Miguel Ramalho-Santos, PhD

Associate Professor
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Background 
Pluripotent stem cells, such as Embryonic Stem (ES) cells, have the fascinating ability to give rise to any cell type of the body. Because of this property, pluripotent stem cells have allowed detailed studies of cellular differentiation and may open new avenues in Medicine, whereby cells are engineered to model or treat diseases. Understanding the regulation of pluripotency is a fundamental biological question with great potential for impact in other fields. We aim to understand the transcriptional regulation of pluripotency.

To begin to understand the transcriptional regulation of pluripotency, we identified and compared the global patterns of gene transcription of ES cells with those of adult stem cells, which are not pluripotent (Ramalho-Santos et al, Science, 2002) . This work provided an important resource for the stem cell community, contributed to the characterization of other stem cells, and lead to the identification of functional regulators of multiple stem cells. We have collaborations with other laboratories to define regulatory modules that are shared by different stem cells. This work also revealed that some genes are preferentially expressed in ES cells relative to other stem cells or differentiated cells, and we are studying these genes in innovative ways.

Ongoing Projects: 
Transcriptional Regulation of ES cells 

Knowledge on how the transcriptional program of ES cells is regulated derived mostly from the identification of the targets of transcription factors previously shown to be important for ES cells, using a technique called chromatin-immunoprecipitation (ChIP). This approach, going from transcription factors to targets, is limited because it requires prior knowledge of the transcription factors to be studied. We decided to reverse this approach, and proceed in an unbiased fashion from targets to transcription factors. We hypothesized that genes preferentially expressed in ES cells were controlled by the same transcription factors. It followed that a search of the non-protein-coding DNA sequences of these genes should allow the identification of the relevant genetic switches, or transcription factor binding sites (TFBS), that regulate their expression. In collaboration with Hao Li’s lab here at UCSF, potential TFBS shared among genes preferentially expressed in ES cells were identified computationally. My lab systematically demonstrated that these putative TFBS are highly active in undifferentiated ES cells, identified the transcription factor that binds to one of these sites and showed that it regulates pluripotency-associated genes and is required for ES cell proliferation (Grskovic et al, PLoS Genetics, 2007) . It should be noted that this innovative and systematic dissection of the regulation of a cohort of genes had not previously been implemented in mammalian genomes. We are currently using genetic and biochemical approaches to identify other transcription factors that bind to the motifs. Integration of the data is expected to reveal the transcriptional networks that underlie ES cell pluripotency.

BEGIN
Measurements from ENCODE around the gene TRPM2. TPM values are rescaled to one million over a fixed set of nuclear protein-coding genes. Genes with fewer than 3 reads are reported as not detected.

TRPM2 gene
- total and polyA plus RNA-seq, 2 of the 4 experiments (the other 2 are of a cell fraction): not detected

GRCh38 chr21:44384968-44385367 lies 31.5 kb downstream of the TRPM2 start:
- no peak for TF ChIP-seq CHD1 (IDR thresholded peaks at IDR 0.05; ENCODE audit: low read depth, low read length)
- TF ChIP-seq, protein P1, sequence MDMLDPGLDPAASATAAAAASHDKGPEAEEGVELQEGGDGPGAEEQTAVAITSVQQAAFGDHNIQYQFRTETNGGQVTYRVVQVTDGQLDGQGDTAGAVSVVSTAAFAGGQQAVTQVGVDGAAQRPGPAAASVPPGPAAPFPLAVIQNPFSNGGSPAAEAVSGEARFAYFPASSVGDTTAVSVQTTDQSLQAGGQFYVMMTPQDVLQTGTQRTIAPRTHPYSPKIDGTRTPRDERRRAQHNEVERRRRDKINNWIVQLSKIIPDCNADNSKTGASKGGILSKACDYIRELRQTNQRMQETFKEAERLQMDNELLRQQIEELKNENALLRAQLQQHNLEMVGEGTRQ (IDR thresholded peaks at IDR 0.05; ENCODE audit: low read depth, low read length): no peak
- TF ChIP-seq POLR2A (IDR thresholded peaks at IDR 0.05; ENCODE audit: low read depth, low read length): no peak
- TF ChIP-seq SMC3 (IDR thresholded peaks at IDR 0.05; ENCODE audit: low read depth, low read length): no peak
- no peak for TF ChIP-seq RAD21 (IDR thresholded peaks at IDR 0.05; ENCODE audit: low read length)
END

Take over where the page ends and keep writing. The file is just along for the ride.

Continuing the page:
We also developed very powerful genetic assays to dissect pluripotency. We implemented a quantitative RNA interference (RNAi) screen in ES cells. My lab has to date identified 7 putative transcriptional regulators of ES cells that had not previously been implicated in ES cell biology. For example, we discovered that a chromatin remodeling enzyme maintains an open, transcription factor-accessible chromatin state in ES cells and is required for pluripotency. We are characterizing in greater detail the role of these new regulators of ES cells.

Dissection of Cell Reprogramming 
A fascinating aspect of pluripotency is that it can be “re-awakened” in differentiated cells by experimental manipulation. Reprogramming of cells to pluripotency allows an investigation of how the differentiated cell state is maintained, and how it can be subverted. Therefore, reprogramming may lead to new approaches in Regenerative Medicine, such as the generation of disease- or patient-specific pluripotent stem cells, and may provide insight into the process of cellular transformation in cancer. We have developed improved methods for reprogramming somatic cells to pluripotency, using fusion with ES cells or over-expression of transcription factors (Blelloch et al, Cell Stem Cell, 2007). My lab is using these assays to dissected the molecular mechanisms that underlie reprogramming. We are also interested in how the state of the differentiated cell affects its ability to be reprogrammed.

Significance of Pluripotency In Vivo 
Pluripotent stem cells are cultured and predominantly studied in vitro. However, pluripotency must have evolved for specific functions in the context of the developing embryo, and therefore it is important to investigate the significance of pluripotency in vivo. To begin to do this, we improved methods for analyzing global gene expression patterns from low numbers of cells using microarrays, and recently carried out a comprehensive analysis of the transcriptional program of mouse pluripotent cells in vivo. Our analysis reveals that there is a remarkable global maintenance of the transcriptional profile of pluripotency in the embryonic germline, long after the embryo has began to differentiate all the major tissues. We are using innovative genetic approaches in the mouse embryo to investigate the role of regulators of pluripotency in the germline.